A consumer has filed a putative class action alleging that Stremick's Heritage Foods misrepresents its  Kern's juice as a "healthful, natural juice product made solely from fresh fruits" despite being "almost entirely sugar-water, with a small amount of fruit juice added for color and texture." Levin v. Stremick's Heritage Foods, No. 18-1748 (C.D. Cal., filed September 26, 2018). The complaint alleges that the juices "consist of 70% water and high fructose corn syrup, topped with 30% or less of the juice of the fruit for which the Products are named." The complaint also alleges that "pictorial representations" of "life-like" fruits on the packaging mislead consumers about the beverages' juice content. The plaintiff further argues that the products contain "massive amounts of refined sugar. The 'Apricot Nectar' Product, for example, contains 47 grams of sugar per serving—more than Grape Kool-Aid." According to the complaint, the juices are not healthful because excess…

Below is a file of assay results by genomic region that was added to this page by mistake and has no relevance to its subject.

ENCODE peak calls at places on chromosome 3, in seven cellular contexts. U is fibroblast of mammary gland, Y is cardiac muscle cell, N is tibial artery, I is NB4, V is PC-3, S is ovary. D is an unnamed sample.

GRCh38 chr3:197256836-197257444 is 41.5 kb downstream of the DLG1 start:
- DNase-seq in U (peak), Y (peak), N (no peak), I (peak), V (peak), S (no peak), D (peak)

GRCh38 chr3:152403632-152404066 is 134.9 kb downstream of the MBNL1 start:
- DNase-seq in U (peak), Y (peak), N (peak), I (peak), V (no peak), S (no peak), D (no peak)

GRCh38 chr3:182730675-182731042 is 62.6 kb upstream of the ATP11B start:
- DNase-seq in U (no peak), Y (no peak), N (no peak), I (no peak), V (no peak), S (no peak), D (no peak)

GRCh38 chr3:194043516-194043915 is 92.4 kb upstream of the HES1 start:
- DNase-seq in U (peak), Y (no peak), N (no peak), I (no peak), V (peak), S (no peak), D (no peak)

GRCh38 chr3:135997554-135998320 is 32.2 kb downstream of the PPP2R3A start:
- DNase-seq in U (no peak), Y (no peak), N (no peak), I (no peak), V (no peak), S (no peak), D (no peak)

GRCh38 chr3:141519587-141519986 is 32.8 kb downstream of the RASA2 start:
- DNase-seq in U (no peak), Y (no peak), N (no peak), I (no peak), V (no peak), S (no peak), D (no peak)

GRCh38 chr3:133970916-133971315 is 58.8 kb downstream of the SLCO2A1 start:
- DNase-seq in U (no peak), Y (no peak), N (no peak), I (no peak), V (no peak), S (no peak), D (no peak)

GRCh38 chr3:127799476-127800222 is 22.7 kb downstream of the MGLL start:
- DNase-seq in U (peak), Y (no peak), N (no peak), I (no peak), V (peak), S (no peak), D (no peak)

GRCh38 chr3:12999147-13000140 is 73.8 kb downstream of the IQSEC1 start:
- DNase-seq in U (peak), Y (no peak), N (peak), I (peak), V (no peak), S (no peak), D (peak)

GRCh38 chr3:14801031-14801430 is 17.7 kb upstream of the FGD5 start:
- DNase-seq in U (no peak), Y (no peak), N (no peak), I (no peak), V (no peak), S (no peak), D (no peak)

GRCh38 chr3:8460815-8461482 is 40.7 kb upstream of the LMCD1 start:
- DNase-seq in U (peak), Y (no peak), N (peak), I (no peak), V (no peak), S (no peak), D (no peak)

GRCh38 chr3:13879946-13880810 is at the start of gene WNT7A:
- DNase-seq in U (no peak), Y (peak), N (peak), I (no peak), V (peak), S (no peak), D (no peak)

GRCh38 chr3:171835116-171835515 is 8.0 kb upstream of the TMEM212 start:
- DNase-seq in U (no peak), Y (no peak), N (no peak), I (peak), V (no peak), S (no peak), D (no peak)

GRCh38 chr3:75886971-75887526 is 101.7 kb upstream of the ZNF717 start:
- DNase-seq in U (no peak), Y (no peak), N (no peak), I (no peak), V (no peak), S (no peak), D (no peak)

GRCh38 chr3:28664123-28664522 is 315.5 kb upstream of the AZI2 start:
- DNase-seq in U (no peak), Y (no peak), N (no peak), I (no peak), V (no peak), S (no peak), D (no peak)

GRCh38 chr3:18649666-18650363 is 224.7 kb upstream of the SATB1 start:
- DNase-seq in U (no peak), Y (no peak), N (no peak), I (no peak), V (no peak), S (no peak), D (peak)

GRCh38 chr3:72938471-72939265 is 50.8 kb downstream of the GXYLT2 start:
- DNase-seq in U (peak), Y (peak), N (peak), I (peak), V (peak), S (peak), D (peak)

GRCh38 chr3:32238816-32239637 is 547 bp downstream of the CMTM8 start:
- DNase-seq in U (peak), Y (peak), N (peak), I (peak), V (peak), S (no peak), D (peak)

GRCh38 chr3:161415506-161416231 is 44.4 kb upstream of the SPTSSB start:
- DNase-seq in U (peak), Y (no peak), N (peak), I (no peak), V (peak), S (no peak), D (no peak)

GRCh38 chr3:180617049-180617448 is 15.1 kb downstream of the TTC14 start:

Two California courts have dismissed lawsuits brought by a competitor alleging kombucha companies misrepresented the amount of sugar and alcohol in their products. Tortilla Factory LLC v. Rowdy Mermaid Kombucha LLC, No. 18-2984 (C.D. Cal., entered September 11, 2018); Tortilla Factory LLC v. Better Booch LLC, No. 18-2980 (C.D. Cal., entered September 13, 2018). In April 2018, Tortilla Factory filed several lawsuits alleging that a number of its competitors, including Rowdy Mermaid Kombucha and Better Booch, misrepresent the alcohol and sugar content in their beverages in violation of federal law. The court in Rowdy Mermaid found that Tortilla Factory did not suffer an injury from Rowdy Mermaid's conduct; while the plaintiff argued that the companies are "vying for the same dollars from the same consumers," it failed to argue that "the two companies' products are sold in the same stores, through the same channels, or even in the same geographic…